film noir called
BAWDEN: Then it was back to Warners.
WYATT: For "Task Force" (1949). Gary Cooper had casting
approval and he teased me hed actually asked for Jane Wyman.
(Writer-director) Delmer Daves wrote it as an attempt to show
where the (aircraft) carriers had come from. Coops character
had been advocating them since the Thirties. My character was
married to his best buddy, who died in one experiment, and now
shes afraid shell lose Coop, too. After my first
take with the big lug I told Dell, Guess well
have to do that one again. He was asleep on the job.
Dell laughed and told me to sit in when the takes were unspooled
the next day. So Coop had under acted me and stolen the scene
effortlessly. There was just a flicker of his eyebrow, He kept
saying on set, Too much! I call him a minimalist,
the best Ive ever worked with. His philosophy was to get
the audience to work along with you. Best acting advice Ive
BAWDEN: During the "Father Knows Best" years you only
had a chance to make one movie.
WYATT: In 1957 I flew with son Michael to Salzburg where Douglas
Sirk was filming "Interlude" with June Allyson and
Rosanno Brazzi. It was a remake of an Irene Dunne starrer, "When
Tomorrow Comes." Universal said all my scenes could be shot
within three weeks, so Id get home for the next season
of "Father Know Best." And it was wonderful visiting
all those historic sites. The movie was just plain awful. Nobody
BAWDEN: After "Father Knows Best," what happened?
WYATT: I was typed as a TV star. I did one movie, a little thing
with Eddie Albert (1961s "Two Little Bears").
But then TV movies came along and I got one of the first ones,
1964s "See How They Run." Did a lot of those
and guest spots. The movie business had changed too much for
me to be a part of it. I was Amanda, Mr. Spocks mom, on
"Star Trek," I still get letters about that. And I
got to do the 1986 movie, "Star Trek IV." My first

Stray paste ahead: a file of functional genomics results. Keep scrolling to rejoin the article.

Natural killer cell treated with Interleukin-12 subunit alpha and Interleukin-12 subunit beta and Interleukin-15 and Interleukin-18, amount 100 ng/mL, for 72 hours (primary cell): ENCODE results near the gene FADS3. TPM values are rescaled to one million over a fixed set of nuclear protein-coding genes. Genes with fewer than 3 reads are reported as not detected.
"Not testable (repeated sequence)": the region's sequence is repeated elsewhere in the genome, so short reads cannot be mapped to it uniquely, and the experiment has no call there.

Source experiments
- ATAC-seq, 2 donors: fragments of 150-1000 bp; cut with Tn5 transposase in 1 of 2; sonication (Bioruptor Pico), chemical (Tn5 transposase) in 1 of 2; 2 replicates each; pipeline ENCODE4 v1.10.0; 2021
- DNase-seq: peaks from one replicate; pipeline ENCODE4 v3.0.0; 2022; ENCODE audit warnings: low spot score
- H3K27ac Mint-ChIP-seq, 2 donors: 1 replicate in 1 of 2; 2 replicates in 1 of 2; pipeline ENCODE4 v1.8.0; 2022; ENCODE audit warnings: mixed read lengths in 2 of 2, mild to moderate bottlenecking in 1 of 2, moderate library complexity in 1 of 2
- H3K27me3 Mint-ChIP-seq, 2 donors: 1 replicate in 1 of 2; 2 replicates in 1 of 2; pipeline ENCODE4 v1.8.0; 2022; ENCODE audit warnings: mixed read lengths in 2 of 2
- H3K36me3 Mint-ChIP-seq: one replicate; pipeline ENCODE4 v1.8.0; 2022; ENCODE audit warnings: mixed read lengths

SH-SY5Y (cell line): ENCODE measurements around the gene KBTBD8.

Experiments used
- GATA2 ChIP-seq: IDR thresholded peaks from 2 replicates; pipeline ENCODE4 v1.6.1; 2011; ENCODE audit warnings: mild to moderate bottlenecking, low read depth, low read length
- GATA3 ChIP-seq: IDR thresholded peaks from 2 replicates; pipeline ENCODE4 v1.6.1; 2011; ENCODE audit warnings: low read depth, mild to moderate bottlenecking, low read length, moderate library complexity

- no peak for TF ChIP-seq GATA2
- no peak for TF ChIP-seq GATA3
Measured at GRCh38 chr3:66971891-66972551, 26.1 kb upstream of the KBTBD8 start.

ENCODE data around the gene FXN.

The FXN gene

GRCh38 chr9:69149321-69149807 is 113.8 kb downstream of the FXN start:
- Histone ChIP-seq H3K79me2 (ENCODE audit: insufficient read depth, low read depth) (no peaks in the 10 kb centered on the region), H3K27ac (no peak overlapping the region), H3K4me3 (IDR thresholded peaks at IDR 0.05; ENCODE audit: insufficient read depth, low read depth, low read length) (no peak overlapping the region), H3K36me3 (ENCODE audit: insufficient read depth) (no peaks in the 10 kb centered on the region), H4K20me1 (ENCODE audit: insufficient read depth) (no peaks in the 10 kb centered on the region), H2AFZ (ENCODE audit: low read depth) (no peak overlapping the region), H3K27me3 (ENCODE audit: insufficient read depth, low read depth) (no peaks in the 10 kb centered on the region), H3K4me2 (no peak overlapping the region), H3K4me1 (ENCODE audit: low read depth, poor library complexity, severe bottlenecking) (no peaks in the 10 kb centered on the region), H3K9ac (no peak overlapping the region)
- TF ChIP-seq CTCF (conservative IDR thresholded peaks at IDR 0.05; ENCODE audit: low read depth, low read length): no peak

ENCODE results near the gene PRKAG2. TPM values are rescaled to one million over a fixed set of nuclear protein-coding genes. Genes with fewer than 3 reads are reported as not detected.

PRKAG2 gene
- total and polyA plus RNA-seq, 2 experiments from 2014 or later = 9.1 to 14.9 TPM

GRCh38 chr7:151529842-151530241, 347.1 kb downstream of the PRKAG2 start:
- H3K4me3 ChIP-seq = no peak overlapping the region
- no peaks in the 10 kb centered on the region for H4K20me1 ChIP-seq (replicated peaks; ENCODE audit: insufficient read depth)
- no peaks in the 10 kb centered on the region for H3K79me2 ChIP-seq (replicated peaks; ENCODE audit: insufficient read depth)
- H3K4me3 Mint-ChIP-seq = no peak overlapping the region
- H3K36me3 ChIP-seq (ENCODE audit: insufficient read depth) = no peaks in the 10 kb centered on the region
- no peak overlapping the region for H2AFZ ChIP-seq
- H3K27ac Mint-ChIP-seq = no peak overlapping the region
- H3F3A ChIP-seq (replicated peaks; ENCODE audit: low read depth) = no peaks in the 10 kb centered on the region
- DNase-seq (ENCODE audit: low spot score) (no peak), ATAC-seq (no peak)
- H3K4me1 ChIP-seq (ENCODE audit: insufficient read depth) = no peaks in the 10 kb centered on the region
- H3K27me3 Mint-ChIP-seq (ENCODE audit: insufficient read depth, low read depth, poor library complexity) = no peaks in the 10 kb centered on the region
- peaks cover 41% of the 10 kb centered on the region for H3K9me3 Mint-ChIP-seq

day and a young man comes up and says, Miss Wyatt, I
think you knew my grandfather. Im Frank Capra III!
Wyatt plays a scene with
"Spock" (Leonard Nimoy), left, and "Doc"
(DeForest Kelley), in the memorable episode of TV's
"Star Trek" in which she
appeared as the mother
of Mr. Spock.
The much older Wyatt reprising
her original role in the 1986
feature film "Star Trek IV: The
There were two unfortunate TV movie reunions of the "Father
Knows Best" cast, but we had changed so it was rather sad.
I told Bob to stop revisiting the past and he agreed. Then Bob
got another series, "Marcus Welby," and I figured,
well, thats one show Ill never be asked on. But they
wrote a pretty good part for me as an upscale designer. That
was in 1974 and Bobs professionalism was still there.
Ive been Norman Lloyds wife on "St. Elsewhere."
But my favorite TV part was on Hollywood Television Theatre called
"Neighbors." Andrew Duggan and I were white old racists
contemplating selling their home to a black couple. Cicely Tyson
played the black wife. It was my chance to kick the establishment
just one more time. Im so out of it that when they offered
me "Amityville" opposite Patty Duke (in 1989), I thought
it was a Civil War story.
And then I did "Driving Miss Daisy"
on the West Coast stage opposite Ted Lange from "The Love
Boat." Im still around and still kicking.
NOTE: My last telephone call from Wyatt in 2000 contained
the sad news husband Edgar had died a day before their 65th wedding
anniversary. Asked to define the secret of her success, shed
told me, Being a good wife and mother and a strong Catholic
are the big things. The icing on the cake was the career.
Jane Wyatt died Oct. 20, 2006, of heart trouble at her Bel Air
estate, aged 96.
©2012 by Jim Bawden.
This column first posted Aug. 20, 2012.